Pursued business development opportunities.
Fostered positive relationships with clients using engaging presentations.
Developed a creative design for marketing materials, including brochures, banners, signs and print materials.
How to choose action verb tenses on a resume
Here are the steps you should take to ensure you're using the correct tense for action verbs on your resume:
1. Understand the different tenses
In order to choose the correct tenses for your resume, you first must understand the different options. There are three different tenses you can choose from: present, past and future tense. Present tense is the grammatical tense that you use when you're describing an action that's currently happening. Past tense is the grammatical tense you use to describe an action that happened in the past. Future tense is used to describe actions that will happen in the future. For the purpose of resume writing, you will typically only select between present and past tense. There are unique situations where students may use the future tense when they're applying for internships.
2. Consider when you held the job
Next, you need to consider whether you hold the job currently or whether you worked for the company in the past. If you no longer hold a position, then you should list all accomplishments and responsibilities using the past tense. This applies whether you're referring to a past job or a volunteer experience that you held in the past.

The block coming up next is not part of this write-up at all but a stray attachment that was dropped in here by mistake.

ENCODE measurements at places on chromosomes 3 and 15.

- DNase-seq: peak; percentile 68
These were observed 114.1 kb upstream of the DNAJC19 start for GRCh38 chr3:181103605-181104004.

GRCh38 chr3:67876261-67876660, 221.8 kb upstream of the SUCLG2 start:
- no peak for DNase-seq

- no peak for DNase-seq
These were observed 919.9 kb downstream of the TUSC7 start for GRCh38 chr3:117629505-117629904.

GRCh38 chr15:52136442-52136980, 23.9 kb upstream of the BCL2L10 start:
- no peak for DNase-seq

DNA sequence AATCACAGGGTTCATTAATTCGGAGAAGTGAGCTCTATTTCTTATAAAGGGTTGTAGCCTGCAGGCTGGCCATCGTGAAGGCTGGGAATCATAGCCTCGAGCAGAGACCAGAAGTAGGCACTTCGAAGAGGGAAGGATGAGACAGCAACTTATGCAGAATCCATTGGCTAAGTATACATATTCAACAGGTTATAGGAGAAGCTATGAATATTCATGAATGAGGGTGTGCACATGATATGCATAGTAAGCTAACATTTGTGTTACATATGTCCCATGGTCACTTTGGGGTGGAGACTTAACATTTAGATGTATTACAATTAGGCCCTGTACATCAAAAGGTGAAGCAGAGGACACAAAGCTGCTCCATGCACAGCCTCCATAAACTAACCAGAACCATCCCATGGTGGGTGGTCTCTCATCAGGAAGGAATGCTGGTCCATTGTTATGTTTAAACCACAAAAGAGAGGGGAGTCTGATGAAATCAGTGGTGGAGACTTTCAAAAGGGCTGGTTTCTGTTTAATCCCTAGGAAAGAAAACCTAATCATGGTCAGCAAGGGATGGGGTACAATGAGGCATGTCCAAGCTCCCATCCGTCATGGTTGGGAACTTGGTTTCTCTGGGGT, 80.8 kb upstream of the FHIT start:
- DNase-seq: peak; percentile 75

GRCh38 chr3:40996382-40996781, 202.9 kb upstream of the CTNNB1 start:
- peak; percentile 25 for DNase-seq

If you're writing about a job or volunteer position that you currently hold, then you should use the present tense when describing your experiences and accomplishments.
3. Maintain consistency
It's important to maintain a consistent tense when you're describing the responsibilities you held within a specific role. If you're unsure whether you should be using past or present tense, it's acceptable to list all of the elements within your resume using the past tense. The most important part is to avoid combining past and present tense within a single set of bullet points.
Examples of different action verb tenses
Here are some examples of action verbs written using different tenses:
Action verb: collaborate
Present tense: Collaborate with the team to exceed our monthly sales quota.
Past tense: Collaborated with other departments to improve company-wide efficiencies and streamline processes.
Action verb: Gather
Present tense: Gather customer data to look for new opportunities for upselling.
Past tense: Gathered website data and compiled in a report for the marketing team.
Action verb: Present
Present tense: Present monthly reports to executives showing sales progress.
Past tense: Presented monthly progress reports to clients.
Action verb: Support
Present tense: Support the sales team by ensuring everyone has access to the tools and training they need.
Past tense: Supported marketing initiatives by performing outreach to customers to gather data and better understand their needs.
Present tense: Develop new landing pages to generate leads for the sales department.
Past tense: Developed a new training program to onboard new employees more quickly.